Mapping people, not sheep: Why our planet’s well-being can look so different

Today I held a talk at the IDEA CETL Applied Ethics Research seminar at the University of Leeds. My talk was titled ‘Mapping people, not sheep: Why our planet’s well-being can look so different’ and focused on issues of mapping well-being in new ways. Continue reading

People powered maps: Geovisualisierung im Zeitalter der Globalisierung

Unlike the post-apocalyptic scenario in infamous Waterworld, what would a world without oceans look like? An oceanless world, so to say, but not like one of the supercontinents that we already had. Instead, more like our today’s continents in the shape of the living space of humankind. In the digital era of cartography, this kind of map is just a few clicks (and much processing time) away, and results in this map curiosity: The image of the world as an oceanless population planet:

gridded population cartogram of an oceanless world
(click for larger version)

The map has been presented first at my talk for the DGfK‘s (German Cartographic Society) colloquium at the University of Applied Sciences in Karlsruhe (a German summary can be found here). In 2013 it has been published as a E&P A feature (see here).
As it was all about visualisation (and maps, of course), I used the Prezi presentation tool to visualise this talk. Here it is:

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Gridded Cartograms and the World Population Atlas

For this year’s 46th Annual Summer School of the Society of Cartographers I recalled the making of the World Population Atlas and wrapped all material up for some contributions for the meeting. The outcome are two new posters and a presentation for the delegate’s session:

The World Population Atlas: Showing the Human Shape of the Planet
Poster: The World Population Atlas
Poster: Gridded Population Cartograms: Drawing the Human Shape of the Planet
Poster: Creating Gridded Cartograms

The content on this page has been created by Benjamin D. Hennig. You are free use the material under Creative Commons conditions (CC BY-NC-ND 3.0); please contact me for further details. I also appreciate a message if you used my maps somewhere else. High resolution and customized maps are available on request.

Magnificent Maps: Changing Perspectives

Magnificent Maps: Power, Propaganda and Art is an exhibition showing “80 of the largest, most impressive and beautiful maps ever made, from 200 AD to the present day”. The free exhibition still goes until 19 September 2010 at the The British Library in London.

The following map has been shown by Danny Dorling in one of the accompanying events. The lecture Changing perspectives: mapping global injustice by changing the view? introduced a series of maps using the gridded cartogram technique, some of which were shown to a wider audience for the first time. This map is a reprojection of the world according to the population distribution based on an equally distributed grid. The grid size in this map equals a 0.25° raster on a conventional map and a composite satellite raster image of the world has been transformed accordingly, so that the map reflects the population distribution in relation to the landscapes on which people are living:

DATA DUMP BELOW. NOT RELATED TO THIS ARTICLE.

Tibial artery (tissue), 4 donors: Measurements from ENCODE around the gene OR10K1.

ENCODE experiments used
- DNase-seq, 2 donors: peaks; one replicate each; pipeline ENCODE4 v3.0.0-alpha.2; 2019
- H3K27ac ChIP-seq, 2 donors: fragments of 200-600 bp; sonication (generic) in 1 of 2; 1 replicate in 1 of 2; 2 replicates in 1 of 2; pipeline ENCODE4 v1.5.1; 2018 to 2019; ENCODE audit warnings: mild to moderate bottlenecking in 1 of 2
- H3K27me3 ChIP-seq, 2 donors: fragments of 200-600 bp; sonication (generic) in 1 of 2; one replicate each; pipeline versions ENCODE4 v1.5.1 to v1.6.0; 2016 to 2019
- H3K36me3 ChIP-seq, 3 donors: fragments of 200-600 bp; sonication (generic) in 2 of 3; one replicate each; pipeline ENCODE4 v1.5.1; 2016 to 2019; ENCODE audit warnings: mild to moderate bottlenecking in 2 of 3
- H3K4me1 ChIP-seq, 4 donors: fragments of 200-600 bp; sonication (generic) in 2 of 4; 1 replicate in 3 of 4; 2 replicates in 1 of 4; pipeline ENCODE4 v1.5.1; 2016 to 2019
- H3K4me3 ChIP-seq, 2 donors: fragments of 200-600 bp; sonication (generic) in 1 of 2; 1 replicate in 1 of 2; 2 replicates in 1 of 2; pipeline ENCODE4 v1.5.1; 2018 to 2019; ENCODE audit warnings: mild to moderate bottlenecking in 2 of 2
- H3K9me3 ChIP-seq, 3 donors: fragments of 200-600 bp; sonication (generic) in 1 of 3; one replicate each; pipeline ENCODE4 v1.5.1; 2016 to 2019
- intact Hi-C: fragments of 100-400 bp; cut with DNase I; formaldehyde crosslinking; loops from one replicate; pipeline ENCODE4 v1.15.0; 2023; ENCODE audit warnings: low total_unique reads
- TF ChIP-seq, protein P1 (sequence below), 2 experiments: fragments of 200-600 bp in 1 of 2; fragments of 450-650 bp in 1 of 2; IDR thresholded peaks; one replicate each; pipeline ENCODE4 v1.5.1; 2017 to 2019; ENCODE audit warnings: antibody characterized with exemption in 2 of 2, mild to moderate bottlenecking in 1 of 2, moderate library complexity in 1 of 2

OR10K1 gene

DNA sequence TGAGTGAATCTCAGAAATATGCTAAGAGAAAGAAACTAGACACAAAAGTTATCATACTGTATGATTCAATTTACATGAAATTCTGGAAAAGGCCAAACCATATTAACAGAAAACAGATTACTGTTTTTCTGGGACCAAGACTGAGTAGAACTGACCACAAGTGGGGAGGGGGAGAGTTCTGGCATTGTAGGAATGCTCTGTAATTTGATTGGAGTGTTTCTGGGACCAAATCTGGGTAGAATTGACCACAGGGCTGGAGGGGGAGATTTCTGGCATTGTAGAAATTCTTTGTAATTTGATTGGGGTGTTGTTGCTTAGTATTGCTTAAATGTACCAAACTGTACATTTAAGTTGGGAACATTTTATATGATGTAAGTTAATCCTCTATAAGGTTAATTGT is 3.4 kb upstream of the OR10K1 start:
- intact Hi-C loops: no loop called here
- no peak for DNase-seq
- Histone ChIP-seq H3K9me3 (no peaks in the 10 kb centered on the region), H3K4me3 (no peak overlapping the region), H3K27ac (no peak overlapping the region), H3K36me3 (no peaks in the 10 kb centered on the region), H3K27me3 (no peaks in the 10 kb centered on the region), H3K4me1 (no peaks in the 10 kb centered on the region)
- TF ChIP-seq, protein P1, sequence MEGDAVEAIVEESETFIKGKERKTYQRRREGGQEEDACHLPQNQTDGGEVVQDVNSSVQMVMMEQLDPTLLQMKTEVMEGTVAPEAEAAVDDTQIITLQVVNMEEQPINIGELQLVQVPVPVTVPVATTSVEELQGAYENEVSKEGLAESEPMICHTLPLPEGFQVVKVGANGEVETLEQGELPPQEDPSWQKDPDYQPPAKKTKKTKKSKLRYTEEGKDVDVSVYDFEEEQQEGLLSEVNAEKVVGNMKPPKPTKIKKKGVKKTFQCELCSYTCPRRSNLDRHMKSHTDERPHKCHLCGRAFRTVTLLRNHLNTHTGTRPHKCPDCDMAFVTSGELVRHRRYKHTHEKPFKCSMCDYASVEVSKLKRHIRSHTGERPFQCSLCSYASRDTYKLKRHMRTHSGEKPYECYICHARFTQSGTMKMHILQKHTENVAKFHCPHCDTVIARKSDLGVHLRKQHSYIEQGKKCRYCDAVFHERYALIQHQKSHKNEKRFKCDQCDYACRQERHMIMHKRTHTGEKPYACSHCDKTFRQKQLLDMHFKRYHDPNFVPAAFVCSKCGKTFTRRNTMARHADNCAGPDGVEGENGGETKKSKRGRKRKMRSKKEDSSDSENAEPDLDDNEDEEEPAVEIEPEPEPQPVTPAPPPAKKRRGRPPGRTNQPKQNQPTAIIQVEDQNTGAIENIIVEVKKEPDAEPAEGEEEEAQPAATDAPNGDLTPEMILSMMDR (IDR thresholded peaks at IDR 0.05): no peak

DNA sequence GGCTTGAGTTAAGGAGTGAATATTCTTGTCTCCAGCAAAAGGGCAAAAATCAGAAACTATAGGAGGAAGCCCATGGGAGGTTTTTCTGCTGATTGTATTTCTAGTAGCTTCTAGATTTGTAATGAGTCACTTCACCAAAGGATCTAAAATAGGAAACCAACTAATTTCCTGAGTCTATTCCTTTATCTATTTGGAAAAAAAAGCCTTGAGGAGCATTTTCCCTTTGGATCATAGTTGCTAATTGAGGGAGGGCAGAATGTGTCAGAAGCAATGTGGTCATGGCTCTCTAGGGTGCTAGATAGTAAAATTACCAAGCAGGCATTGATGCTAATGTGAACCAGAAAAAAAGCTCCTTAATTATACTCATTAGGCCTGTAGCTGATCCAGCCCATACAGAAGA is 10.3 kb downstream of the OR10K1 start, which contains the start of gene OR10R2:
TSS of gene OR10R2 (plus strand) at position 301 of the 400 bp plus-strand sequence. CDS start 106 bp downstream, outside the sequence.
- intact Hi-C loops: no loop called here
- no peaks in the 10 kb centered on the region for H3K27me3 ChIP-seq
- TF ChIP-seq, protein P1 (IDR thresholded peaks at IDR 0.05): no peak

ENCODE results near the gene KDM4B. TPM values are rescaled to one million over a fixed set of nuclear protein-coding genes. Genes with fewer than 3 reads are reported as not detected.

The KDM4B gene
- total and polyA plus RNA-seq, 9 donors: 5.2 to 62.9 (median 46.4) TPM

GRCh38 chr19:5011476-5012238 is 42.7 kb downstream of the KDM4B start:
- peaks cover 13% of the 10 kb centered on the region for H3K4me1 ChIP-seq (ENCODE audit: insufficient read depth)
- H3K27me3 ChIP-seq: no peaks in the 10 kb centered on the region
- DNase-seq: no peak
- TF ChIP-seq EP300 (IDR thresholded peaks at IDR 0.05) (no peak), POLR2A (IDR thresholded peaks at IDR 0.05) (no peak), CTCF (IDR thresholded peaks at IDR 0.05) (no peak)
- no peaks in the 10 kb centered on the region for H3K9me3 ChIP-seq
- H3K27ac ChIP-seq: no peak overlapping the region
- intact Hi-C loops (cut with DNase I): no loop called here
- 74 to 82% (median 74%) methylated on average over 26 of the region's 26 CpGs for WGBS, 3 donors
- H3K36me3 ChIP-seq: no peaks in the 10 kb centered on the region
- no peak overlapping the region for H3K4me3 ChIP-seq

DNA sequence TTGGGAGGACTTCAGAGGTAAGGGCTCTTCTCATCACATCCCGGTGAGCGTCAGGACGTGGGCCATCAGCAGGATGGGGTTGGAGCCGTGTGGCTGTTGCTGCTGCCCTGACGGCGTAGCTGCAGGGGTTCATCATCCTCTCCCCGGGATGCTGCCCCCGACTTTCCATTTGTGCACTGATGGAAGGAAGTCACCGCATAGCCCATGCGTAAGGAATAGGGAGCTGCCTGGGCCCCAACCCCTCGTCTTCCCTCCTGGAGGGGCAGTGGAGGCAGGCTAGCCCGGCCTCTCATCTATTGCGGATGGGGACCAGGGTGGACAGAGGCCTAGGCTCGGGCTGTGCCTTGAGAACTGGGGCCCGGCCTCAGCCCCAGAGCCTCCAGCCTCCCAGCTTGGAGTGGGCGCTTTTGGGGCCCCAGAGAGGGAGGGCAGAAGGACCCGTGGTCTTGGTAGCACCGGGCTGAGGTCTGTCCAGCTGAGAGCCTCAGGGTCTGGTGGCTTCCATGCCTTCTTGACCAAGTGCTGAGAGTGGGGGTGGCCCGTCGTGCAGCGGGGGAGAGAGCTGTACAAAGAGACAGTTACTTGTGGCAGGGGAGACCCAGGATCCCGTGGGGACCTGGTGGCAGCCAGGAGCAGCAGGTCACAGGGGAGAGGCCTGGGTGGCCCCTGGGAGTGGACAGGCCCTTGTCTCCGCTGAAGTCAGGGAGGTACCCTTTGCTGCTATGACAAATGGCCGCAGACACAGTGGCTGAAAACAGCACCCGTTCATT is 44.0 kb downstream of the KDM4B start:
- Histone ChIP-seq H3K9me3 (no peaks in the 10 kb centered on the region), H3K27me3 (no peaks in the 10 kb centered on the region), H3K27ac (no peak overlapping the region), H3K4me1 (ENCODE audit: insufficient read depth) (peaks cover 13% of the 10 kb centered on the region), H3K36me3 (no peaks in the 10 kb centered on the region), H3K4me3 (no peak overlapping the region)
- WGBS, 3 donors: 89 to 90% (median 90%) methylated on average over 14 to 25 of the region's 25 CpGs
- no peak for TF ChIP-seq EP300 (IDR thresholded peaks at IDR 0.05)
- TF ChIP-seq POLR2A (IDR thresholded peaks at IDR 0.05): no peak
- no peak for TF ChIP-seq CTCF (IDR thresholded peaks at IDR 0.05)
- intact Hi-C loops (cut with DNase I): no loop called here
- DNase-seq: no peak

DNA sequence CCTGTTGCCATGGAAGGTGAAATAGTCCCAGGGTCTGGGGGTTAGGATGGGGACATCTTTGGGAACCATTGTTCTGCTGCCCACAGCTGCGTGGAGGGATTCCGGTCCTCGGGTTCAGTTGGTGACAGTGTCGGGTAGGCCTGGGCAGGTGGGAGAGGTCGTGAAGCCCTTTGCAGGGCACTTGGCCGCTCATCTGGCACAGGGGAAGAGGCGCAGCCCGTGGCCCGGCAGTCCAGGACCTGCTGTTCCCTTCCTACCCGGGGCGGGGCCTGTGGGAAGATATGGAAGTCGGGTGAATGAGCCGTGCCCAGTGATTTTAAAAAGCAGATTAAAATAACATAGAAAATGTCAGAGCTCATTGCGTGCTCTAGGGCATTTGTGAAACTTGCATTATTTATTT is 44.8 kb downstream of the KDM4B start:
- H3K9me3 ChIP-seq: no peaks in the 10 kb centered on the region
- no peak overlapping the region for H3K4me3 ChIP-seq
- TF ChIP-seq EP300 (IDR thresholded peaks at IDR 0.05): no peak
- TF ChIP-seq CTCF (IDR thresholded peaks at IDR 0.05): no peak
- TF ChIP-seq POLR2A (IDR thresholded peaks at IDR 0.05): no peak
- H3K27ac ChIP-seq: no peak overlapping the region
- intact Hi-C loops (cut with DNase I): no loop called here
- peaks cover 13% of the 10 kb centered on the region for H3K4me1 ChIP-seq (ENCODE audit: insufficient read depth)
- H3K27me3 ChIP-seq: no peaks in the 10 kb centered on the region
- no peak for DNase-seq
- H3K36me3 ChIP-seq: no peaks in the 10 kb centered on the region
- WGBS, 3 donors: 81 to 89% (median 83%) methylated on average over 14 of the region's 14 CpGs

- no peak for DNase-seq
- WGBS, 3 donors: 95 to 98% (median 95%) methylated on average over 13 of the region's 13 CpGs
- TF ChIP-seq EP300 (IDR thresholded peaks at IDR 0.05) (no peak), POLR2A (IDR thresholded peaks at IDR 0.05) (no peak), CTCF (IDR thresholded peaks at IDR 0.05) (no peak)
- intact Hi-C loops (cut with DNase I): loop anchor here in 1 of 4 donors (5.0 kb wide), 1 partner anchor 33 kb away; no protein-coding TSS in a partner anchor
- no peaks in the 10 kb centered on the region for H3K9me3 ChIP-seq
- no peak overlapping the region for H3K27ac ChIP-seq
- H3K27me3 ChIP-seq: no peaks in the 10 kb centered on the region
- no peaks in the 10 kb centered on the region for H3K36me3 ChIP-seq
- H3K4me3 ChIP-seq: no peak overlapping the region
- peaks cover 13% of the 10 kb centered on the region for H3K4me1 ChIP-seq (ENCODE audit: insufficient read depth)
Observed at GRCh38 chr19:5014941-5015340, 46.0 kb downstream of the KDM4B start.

Composite satellite image projected on a gridded world population cartogram
(click for larger view)

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The Real World at Night

The night view of the earth has become a very popular depiction of this planet. Although the NASA itself says that “The brightest areas of the Earth are the most urbanized, but not necessarily the most populated” many people mistake this view as a representation of the inhabited places on the globe. Our gridded population cartogram can help to get a better understanding of the relation of people and light. The following map is a reprojection of the earth at night that shows the nightview in relation to the population distribution. The gridlines are kept in a light colour and thus allow to identify those areas where the lines converge (representing the unpopulated regions). In contrast, the populated areas are given the most space, so that one can easily see which populated areas are literally illuminated at night – and where there are people living in darkness. The resulting map is an impressive picture of an unequal world, with large parts of Africa living in darkness, and the affluent countries in Europe and North America glowing in the dark:

The Earth at Night projected on a gridded population cartogram(click for large image)
See here for an updated and more detailed version of this map

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